Schools get the go ahead to change admissions ages - The Rugby Observer

Schools get the go ahead to change admissions ages

Rugby Editorial 2nd Jul, 2014 Updated: 27th Oct, 2016   0

THE shake-up of education in Lutterworth that will see the high school and college compete for pupils for the first time has been given the go ahead.

Currently Lutterworth High School admits 11 to 14-year-olds before they move onto Lutterworth College – formerly known as the grammar school – where they sit their GCSEs and A Levels.

But from August 2015 both will teach 11 to 16-years-olds although the college will continue to provide all A Level education in the town.

The schools have been working together on the plan with respective head teachers insisting it would improve education standards in the town.

Andrew Cooper, executive principal of Lutterworth College, described it as the biggest change in the school’s 134-year-old history while Nora Park, head teacher at the High School, said it was great news.

We reported in October how it would lead to a significant reduction in class sizes with the number of pupils per year group proposed at 150 at the high school and 240 at the college. This year’s intake at each was 257 and 628 respectively.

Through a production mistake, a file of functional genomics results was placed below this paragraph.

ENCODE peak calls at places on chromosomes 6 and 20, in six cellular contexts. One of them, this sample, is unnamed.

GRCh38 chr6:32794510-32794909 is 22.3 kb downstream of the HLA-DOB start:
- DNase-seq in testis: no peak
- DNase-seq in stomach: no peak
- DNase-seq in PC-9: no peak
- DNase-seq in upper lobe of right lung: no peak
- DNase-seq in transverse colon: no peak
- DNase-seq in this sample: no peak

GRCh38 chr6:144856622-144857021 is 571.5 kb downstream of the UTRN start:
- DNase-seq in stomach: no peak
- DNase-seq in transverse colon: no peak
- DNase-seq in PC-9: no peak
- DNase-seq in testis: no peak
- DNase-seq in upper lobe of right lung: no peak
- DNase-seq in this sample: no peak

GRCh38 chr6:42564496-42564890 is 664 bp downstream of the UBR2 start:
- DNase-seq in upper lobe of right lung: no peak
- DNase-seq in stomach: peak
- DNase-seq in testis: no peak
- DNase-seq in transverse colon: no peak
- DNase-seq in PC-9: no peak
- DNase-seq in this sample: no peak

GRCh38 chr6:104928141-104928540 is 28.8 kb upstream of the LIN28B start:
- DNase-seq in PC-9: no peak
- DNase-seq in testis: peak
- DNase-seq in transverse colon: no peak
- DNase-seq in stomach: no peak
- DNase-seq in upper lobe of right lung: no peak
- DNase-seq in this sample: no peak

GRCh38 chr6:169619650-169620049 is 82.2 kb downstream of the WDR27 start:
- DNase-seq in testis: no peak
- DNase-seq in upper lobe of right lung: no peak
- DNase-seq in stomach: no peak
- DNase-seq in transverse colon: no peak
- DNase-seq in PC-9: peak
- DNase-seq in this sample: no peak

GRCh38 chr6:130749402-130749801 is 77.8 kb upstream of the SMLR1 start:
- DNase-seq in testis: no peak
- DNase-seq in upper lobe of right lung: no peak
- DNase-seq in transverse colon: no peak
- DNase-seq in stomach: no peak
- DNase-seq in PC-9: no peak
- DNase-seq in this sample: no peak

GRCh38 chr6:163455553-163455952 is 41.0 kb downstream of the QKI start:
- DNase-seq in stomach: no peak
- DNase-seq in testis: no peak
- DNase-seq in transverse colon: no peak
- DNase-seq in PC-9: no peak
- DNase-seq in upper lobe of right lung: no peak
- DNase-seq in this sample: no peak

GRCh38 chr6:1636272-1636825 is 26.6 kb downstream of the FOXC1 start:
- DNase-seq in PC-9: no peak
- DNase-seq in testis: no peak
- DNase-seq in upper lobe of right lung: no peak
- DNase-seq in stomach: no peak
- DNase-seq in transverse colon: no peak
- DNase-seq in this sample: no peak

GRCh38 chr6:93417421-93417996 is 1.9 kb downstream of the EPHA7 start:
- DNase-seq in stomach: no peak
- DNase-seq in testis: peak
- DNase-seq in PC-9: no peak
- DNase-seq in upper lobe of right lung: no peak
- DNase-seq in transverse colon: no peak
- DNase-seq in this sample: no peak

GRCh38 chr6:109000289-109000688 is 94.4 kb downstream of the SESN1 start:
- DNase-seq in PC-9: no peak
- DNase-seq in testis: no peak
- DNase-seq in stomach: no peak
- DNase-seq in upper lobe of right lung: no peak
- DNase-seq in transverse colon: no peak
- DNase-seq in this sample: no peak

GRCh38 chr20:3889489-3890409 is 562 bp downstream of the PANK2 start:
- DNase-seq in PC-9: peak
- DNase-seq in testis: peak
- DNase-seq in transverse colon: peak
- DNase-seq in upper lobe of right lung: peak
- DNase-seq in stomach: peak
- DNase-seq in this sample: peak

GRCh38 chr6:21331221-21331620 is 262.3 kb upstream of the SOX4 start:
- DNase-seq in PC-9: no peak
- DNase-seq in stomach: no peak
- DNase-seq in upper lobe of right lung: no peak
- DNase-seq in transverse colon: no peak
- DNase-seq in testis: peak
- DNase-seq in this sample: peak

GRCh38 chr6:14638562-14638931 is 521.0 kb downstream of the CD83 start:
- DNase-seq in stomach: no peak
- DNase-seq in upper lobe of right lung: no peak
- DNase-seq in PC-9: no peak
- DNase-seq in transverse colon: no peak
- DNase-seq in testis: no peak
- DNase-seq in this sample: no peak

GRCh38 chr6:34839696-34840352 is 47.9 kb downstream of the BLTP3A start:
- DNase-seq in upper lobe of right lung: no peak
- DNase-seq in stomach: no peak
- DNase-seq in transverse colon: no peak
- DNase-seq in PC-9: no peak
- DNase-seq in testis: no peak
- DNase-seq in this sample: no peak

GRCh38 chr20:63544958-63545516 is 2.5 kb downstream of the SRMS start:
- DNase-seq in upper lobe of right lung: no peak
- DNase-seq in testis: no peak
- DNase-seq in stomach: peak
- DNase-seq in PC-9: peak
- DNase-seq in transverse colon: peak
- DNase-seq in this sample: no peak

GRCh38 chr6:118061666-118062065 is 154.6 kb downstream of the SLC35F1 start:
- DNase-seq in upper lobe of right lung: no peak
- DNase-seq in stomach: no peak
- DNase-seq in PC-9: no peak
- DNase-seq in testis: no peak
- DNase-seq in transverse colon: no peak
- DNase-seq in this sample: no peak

The high school became an academy in 2011 and is currently rated as Outstanding by Ofsted while the college, which is a larger than average school with around 1,900 pupils followed suit in 2012 and has a Good Ofsted rating. It converted to academy status in 2012.

“We are very excited by this news. Parents have been ringing me up for weeks asking if we had got approval to accept 11-year-olds. Now we can put all our exciting plans into action,” Mr Cooper added.

“We know from talking to parents that many families will welcome the opportunity to send their child to one school from the age of 11 all the way through to 18.”

Mrs Park, writing in the school’s recent newsletter, said all staff were looking forward to what she said would be a new challenge for them all.

“It is a fairly regular topic of conversation among staff and students and I have been encouraged to hear so many people talk so enthusiastically about the many opportunities teaching GCSE will present for us all,” she wrote.

“I have therefore every confidence our first cohort of GCSE students will achieve results in 2017 of which we can be justifiably proud.”

The new Sir Frank Whittle Studio School, sponsored by the college for 14 to 19-year-olds and specialising in engineering, retail and logistics, and hospitality and leisure, will open later this year.

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